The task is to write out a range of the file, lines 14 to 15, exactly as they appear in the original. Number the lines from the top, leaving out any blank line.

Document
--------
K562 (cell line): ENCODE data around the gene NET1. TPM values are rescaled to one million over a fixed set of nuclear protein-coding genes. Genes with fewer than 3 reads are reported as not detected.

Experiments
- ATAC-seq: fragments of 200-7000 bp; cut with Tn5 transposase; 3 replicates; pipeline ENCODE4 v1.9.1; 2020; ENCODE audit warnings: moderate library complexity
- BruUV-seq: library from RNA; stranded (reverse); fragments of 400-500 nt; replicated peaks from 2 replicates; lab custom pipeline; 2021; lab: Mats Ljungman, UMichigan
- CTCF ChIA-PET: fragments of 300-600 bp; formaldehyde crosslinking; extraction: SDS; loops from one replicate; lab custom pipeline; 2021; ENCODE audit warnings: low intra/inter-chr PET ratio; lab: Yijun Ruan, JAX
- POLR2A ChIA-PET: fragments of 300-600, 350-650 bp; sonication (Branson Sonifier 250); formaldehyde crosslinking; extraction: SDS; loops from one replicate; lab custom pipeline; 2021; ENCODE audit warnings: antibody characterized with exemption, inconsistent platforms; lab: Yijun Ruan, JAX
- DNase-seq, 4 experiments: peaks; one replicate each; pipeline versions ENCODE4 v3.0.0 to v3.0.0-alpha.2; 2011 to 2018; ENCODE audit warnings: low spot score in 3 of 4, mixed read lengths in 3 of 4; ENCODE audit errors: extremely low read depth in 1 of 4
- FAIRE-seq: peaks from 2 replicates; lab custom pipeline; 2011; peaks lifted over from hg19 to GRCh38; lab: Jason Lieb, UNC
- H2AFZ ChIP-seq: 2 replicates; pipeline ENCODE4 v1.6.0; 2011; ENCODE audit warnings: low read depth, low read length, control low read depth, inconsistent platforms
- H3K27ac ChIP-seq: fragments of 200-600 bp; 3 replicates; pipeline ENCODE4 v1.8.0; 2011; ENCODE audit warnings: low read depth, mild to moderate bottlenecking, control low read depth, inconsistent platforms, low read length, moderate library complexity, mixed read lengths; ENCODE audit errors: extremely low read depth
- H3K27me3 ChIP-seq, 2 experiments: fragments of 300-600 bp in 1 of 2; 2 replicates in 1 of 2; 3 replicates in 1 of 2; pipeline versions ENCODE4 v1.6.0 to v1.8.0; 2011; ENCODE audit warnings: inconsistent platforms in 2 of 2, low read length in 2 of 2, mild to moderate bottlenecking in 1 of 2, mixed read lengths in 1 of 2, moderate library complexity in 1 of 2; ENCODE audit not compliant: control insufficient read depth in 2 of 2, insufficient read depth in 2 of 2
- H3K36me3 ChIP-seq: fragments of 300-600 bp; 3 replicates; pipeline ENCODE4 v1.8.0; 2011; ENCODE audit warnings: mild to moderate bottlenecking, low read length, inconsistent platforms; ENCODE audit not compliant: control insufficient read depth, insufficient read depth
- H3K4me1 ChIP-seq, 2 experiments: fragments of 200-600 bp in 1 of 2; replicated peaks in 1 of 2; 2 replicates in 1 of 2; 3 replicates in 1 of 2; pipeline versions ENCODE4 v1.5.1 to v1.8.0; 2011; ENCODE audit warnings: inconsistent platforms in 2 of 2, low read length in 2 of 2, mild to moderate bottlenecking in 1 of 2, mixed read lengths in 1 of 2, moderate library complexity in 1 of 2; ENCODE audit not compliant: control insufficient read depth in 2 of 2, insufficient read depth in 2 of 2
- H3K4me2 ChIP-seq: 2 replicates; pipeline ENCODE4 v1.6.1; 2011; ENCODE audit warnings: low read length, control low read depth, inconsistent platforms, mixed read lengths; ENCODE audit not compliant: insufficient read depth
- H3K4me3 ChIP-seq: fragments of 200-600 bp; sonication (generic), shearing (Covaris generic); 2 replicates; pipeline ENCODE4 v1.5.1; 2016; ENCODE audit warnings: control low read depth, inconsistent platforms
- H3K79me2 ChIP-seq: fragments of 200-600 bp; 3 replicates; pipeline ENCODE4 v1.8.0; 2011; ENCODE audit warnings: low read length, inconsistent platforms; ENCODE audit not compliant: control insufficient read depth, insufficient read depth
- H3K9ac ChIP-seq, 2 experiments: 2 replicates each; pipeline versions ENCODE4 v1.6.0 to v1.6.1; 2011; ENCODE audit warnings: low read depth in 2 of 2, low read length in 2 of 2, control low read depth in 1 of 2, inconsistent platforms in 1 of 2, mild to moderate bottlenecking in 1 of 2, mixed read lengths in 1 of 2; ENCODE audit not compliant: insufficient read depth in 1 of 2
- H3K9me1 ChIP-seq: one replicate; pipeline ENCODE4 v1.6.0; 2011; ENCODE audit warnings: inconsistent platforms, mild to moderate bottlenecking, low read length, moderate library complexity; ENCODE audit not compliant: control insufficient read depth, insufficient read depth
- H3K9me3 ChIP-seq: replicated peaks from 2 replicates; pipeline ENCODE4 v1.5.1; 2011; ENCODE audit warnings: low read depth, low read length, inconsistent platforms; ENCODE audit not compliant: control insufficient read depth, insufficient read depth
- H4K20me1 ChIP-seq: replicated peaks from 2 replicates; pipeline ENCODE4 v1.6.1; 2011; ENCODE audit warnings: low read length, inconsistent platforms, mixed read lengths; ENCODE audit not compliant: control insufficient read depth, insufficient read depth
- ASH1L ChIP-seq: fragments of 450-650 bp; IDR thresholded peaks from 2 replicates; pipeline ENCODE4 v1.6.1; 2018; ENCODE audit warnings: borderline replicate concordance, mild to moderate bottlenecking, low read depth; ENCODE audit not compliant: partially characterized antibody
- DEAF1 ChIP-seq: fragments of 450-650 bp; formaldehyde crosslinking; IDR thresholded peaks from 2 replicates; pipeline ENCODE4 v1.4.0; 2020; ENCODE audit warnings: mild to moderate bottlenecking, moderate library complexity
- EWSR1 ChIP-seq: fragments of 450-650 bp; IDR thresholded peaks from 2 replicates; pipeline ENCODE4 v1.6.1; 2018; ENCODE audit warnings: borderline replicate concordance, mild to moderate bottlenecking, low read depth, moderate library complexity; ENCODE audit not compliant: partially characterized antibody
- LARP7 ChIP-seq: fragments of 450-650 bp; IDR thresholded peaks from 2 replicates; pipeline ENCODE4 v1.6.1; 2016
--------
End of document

- H3K4me2 ChIP-seq: 2 replicates; pipeline ENCODE4 v1.6.1; 2011; ENCODE audit warnings: low read length, control low read depth, inconsistent platforms, mixed read lengths; ENCODE audit not compliant: insufficient read depth
- H3K4me3 ChIP-seq: fragments of 200-600 bp; sonication (generic), shearing (Covaris generic); 2 replicates; pipeline ENCODE4 v1.5.1; 2016; ENCODE audit warnings: control low read depth, inconsistent platforms